After the presentations, the discussion was opened to the attendees for a question and answer session. 

Karen Lin, PBCS Committee Co-Chair asked whether or not AABANY would advocate for including AAPI history in the public school curriculum. Yang answered by reiterating AABANY’s support of any educational initiatives, pointing to AABANY’s trial reenactments project as an example. 

AABANY member Jennifer Luo then pointed the discussion towards the lack of successful hate crime prosecutions. Joe explained that law enforcement currently lacks sufficient resources and infrastructure to investigate hate crimes. As hate crimes are unique in that the prosecutor must prove that the perpetrator was motivated to commit the crime due to racial bias, this process requires more investigation and information which the police currently lacks. To address this issue, Joe also proposed creating a database of hate crimes and bias incidents that would allow law enforcement to easily access information and also to enable community members to report incidents more efficiently. He also mentioned the newly minted COVID-19 Hate Crimes Act, which would allocate funding towards combating hate crimes. Chris also added that AABANY is planning a Candidates’ Forum that would give AABANY and its members an opportunity to ask about measures being considered to protect the AAPI community from violence.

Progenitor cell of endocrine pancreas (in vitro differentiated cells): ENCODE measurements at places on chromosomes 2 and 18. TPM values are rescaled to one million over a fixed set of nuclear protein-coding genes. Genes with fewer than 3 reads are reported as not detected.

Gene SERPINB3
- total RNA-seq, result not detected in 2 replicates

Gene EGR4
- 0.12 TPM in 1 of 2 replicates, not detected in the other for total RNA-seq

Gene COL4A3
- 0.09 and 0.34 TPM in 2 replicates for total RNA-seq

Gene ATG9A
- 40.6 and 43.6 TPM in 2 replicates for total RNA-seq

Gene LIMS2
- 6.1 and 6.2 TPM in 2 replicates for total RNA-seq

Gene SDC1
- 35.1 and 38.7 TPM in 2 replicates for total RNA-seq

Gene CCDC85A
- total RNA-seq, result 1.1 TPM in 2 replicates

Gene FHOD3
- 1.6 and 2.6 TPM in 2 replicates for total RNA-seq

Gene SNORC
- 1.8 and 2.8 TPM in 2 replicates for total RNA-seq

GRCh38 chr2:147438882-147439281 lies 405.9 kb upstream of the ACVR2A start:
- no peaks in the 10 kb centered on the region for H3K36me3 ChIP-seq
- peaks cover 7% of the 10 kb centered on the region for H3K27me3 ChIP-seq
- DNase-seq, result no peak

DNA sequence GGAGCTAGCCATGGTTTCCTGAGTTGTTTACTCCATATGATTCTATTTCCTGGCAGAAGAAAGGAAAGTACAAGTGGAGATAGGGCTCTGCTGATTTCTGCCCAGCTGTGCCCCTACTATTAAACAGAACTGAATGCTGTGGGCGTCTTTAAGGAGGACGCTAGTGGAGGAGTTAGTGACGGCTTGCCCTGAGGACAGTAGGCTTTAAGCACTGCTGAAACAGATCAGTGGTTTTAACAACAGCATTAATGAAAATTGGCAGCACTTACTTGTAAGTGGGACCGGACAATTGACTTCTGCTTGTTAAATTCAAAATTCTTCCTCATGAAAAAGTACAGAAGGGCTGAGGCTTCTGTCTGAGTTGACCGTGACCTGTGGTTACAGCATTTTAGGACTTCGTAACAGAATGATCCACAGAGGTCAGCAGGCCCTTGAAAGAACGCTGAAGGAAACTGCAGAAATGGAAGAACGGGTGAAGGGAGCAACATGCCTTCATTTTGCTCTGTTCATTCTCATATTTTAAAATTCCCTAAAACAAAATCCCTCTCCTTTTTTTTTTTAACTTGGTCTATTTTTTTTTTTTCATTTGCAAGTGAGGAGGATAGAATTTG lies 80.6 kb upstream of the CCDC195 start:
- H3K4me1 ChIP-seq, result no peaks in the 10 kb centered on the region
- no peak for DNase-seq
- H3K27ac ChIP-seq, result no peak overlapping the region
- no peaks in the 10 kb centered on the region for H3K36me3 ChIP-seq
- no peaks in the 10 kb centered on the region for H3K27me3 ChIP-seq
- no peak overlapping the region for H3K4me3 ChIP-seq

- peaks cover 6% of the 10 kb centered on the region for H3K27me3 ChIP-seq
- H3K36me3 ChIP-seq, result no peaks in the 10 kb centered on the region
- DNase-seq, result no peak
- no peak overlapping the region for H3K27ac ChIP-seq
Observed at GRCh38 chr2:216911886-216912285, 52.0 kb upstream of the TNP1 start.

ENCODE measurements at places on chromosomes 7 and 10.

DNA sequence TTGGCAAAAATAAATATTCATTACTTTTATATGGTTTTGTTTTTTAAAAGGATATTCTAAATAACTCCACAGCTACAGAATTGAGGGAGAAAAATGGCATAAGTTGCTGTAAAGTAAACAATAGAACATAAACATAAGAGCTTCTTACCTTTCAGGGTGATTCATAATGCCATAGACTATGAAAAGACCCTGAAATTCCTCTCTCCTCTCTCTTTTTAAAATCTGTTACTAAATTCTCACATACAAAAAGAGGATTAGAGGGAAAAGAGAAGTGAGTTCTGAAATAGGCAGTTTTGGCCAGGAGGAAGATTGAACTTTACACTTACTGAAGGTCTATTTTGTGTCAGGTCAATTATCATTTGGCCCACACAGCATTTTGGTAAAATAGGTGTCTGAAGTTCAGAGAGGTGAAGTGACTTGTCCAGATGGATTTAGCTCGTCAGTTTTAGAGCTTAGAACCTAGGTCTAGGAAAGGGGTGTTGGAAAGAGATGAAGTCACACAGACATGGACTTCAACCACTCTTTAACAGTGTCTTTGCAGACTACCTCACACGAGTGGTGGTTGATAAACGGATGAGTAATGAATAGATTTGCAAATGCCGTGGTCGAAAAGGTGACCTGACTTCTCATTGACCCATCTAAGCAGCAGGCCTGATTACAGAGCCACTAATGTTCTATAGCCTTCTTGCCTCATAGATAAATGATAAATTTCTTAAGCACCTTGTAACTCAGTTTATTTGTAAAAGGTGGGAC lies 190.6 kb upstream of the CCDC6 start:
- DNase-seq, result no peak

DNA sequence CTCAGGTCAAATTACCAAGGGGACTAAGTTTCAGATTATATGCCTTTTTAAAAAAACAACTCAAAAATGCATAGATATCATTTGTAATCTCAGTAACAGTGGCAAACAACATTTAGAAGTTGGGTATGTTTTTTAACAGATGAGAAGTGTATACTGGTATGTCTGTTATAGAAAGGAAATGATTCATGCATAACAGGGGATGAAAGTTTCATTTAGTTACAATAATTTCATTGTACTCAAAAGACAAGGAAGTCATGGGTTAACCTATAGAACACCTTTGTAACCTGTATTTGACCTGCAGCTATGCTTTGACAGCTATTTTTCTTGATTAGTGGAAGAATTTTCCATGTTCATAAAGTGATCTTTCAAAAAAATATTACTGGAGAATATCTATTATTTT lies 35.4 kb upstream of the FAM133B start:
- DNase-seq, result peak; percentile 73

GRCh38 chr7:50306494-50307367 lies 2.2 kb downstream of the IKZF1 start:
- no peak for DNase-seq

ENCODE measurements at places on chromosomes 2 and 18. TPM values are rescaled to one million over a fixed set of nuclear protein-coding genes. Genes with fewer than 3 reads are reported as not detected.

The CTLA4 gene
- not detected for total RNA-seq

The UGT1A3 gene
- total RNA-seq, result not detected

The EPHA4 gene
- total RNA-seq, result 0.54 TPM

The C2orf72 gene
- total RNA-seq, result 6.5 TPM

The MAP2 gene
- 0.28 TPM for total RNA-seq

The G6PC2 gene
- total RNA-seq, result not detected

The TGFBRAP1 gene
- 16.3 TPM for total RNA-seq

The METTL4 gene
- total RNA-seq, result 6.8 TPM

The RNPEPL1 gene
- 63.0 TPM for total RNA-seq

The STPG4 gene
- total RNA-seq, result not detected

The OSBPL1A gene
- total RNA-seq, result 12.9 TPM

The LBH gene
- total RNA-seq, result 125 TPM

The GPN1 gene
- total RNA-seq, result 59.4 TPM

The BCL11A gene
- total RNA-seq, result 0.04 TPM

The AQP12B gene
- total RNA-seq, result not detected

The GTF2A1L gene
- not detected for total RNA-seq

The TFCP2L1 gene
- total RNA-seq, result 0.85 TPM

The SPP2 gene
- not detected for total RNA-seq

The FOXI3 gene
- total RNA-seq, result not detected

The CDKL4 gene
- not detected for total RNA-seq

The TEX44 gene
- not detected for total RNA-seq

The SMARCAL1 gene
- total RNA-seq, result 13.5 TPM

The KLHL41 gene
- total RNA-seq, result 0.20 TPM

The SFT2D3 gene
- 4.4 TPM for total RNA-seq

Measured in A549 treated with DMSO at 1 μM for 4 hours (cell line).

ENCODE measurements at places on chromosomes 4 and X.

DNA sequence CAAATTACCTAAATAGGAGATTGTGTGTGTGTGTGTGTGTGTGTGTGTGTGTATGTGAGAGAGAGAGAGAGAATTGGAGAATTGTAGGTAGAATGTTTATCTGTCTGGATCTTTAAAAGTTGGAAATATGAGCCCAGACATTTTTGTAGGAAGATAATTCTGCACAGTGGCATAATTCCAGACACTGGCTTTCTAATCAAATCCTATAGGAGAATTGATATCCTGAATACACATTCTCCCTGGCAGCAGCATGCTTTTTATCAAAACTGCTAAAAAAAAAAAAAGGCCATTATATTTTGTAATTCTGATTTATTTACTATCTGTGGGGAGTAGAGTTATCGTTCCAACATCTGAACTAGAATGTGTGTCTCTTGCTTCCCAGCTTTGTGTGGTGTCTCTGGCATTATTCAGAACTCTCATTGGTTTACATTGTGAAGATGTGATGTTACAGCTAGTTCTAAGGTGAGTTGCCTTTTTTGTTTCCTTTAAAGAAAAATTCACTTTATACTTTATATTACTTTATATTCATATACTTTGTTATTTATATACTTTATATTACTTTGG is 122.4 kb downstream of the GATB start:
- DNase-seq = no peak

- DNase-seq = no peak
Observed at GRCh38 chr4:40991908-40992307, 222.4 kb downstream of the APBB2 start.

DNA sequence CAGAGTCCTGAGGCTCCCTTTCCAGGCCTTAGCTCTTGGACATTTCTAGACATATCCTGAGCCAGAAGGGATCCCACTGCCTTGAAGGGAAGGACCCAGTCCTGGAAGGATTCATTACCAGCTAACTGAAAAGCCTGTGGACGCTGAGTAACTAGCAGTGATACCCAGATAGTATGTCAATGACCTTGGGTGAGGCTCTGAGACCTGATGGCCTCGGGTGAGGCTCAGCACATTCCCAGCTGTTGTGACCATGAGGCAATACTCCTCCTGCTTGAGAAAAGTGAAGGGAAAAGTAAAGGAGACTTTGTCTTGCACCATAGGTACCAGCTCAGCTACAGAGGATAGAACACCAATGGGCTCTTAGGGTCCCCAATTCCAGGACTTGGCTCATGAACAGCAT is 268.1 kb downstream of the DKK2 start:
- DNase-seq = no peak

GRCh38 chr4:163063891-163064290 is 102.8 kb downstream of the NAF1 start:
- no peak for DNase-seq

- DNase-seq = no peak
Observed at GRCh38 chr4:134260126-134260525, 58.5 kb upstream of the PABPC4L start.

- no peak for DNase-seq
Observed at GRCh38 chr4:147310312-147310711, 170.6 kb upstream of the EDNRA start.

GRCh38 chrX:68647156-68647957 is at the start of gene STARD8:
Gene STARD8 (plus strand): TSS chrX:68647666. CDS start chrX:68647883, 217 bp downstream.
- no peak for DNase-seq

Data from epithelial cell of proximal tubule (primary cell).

David Ahn then asked about AABANY’s plans to monitor hate crimes going forward. Chris answered by citing AABANY’s involvement in a case in Flushing, Queens where the perpetrator, despite revealing his racist sentiments in a text sent to the New York Times, was not charged with a hate crime. After AABANY’s advocacy in the DA’s Office, the perpetrator was charged with a hate crime. Chris also added that, though not every case would lead to a hate crime enhancement, AABANY is continuing to monitor the news and other outlets for advocacy opportunities. Yang also explained that the HEART initiative would help AABANY keep track of the incidents, connect with the community, and improve AABANY’s advocacy efforts. Karen Yau also pointed out that there are other alternatives to criminal prosecutions that victims would be able to pursue if they wished.

Chris then shared his own experiences with anti-Asian violence growing up, recounting a story where his friends were assaulted by a white supremacist gang while exiting a movie theater in Queens. He also described his efforts to reconnect with them hoping to preserve their stories and voices as a part of the history of anti-Asian violence.

AABANY Treasurer William Hao also discussed his own involvement in the aftermath of the Atlanta shootings while on a call with former U.S. Attorney Byung J. (“BJay”) Pak, the FBI, and local law enforcement. Will shared that even though the media had severely twisted the narrative by promoting the perpetrator’s claim that he had not been motivated by racism, the call served to give Asians a voice in revealing the truth of the events and reshaping the story. Will concluded by emphasizing the importance of AAPI representation in government and law enforcement.